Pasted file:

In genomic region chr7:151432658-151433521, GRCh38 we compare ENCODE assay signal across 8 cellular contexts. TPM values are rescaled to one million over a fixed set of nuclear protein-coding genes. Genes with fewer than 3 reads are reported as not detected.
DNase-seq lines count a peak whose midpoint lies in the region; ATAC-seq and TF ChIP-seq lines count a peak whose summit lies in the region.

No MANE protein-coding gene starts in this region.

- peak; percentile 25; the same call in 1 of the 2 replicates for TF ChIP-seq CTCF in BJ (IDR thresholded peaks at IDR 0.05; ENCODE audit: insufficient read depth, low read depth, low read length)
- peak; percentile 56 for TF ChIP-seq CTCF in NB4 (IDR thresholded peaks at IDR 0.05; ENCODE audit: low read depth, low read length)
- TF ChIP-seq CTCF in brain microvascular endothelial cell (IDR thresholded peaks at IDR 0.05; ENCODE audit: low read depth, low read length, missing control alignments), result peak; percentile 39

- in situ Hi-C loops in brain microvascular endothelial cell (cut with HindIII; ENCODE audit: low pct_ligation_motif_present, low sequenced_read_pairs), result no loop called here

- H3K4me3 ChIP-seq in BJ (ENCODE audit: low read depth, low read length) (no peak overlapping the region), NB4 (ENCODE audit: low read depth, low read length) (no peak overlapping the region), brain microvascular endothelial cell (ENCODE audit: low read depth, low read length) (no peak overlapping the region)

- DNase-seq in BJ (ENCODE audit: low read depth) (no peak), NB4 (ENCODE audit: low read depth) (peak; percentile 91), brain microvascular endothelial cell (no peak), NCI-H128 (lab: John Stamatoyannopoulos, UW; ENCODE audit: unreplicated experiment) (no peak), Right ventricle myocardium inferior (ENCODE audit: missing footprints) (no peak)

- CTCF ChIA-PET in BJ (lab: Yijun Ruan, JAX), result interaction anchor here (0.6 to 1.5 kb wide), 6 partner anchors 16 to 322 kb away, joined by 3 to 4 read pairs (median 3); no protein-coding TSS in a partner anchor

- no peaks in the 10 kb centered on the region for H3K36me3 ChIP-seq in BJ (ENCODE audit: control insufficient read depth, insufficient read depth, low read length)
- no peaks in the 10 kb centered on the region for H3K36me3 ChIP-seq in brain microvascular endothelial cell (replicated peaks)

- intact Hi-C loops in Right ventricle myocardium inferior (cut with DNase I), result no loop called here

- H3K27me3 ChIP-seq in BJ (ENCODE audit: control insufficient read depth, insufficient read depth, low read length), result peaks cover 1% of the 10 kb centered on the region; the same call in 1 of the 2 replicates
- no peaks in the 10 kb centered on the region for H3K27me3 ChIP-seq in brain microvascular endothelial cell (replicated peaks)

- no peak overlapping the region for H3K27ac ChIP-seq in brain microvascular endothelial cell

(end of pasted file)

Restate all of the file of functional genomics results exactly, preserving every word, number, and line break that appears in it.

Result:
In genomic region chr7:151432658-151433521, GRCh38 we compare ENCODE assay signal across 8 cellular contexts. TPM values are rescaled to one million over a fixed set of nuclear protein-coding genes. Genes with fewer than 3 reads are reported as not detected.
DNase-seq lines count a peak whose midpoint lies in the region; ATAC-seq and TF ChIP-seq lines count a peak whose summit lies in the region.

No MANE protein-coding gene starts in this region.

- peak; percentile 25; the same call in 1 of the 2 replicates for TF ChIP-seq CTCF in BJ (IDR thresholded peaks at IDR 0.05; ENCODE audit: insufficient read depth, low read depth, low read length)
- peak; percentile 56 for TF ChIP-seq CTCF in NB4 (IDR thresholded peaks at IDR 0.05; ENCODE audit: low read depth, low read length)
- TF ChIP-seq CTCF in brain microvascular endothelial cell (IDR thresholded peaks at IDR 0.05; ENCODE audit: low read depth, low read length, missing control alignments), result peak; percentile 39

- in situ Hi-C loops in brain microvascular endothelial cell (cut with HindIII; ENCODE audit: low pct_ligation_motif_present, low sequenced_read_pairs), result no loop called here

- H3K4me3 ChIP-seq in BJ (ENCODE audit: low read depth, low read length) (no peak overlapping the region), NB4 (ENCODE audit: low read depth, low read length) (no peak overlapping the region), brain microvascular endothelial cell (ENCODE audit: low read depth, low read length) (no peak overlapping the region)

- DNase-seq in BJ (ENCODE audit: low read depth) (no peak), NB4 (ENCODE audit: low read depth) (peak; percentile 91), brain microvascular endothelial cell (no peak), NCI-H128 (lab: John Stamatoyannopoulos, UW; ENCODE audit: unreplicated experiment) (no peak), Right ventricle myocardium inferior (ENCODE audit: missing footprints) (no peak)

- CTCF ChIA-PET in BJ (lab: Yijun Ruan, JAX), result interaction anchor here (0.6 to 1.5 kb wide), 6 partner anchors 16 to 322 kb away, joined by 3 to 4 read pairs (median 3); no protein-coding TSS in a partner anchor

- no peaks in the 10 kb centered on the region for H3K36me3 ChIP-seq in BJ (ENCODE audit: control insufficient read depth, insufficient read depth, low read length)
- no peaks in the 10 kb centered on the region for H3K36me3 ChIP-seq in brain microvascular endothelial cell (replicated peaks)

- intact Hi-C loops in Right ventricle myocardium inferior (cut with DNase I), result no loop called here

- H3K27me3 ChIP-seq in BJ (ENCODE audit: control insufficient read depth, insufficient read depth, low read length), result peaks cover 1% of the 10 kb centered on the region; the same call in 1 of the 2 replicates
- no peaks in the 10 kb centered on the region for H3K27me3 ChIP-seq in brain microvascular endothelial cell (replicated peaks)

- no peak overlapping the region for H3K27ac ChIP-seq in brain microvascular endothelial cell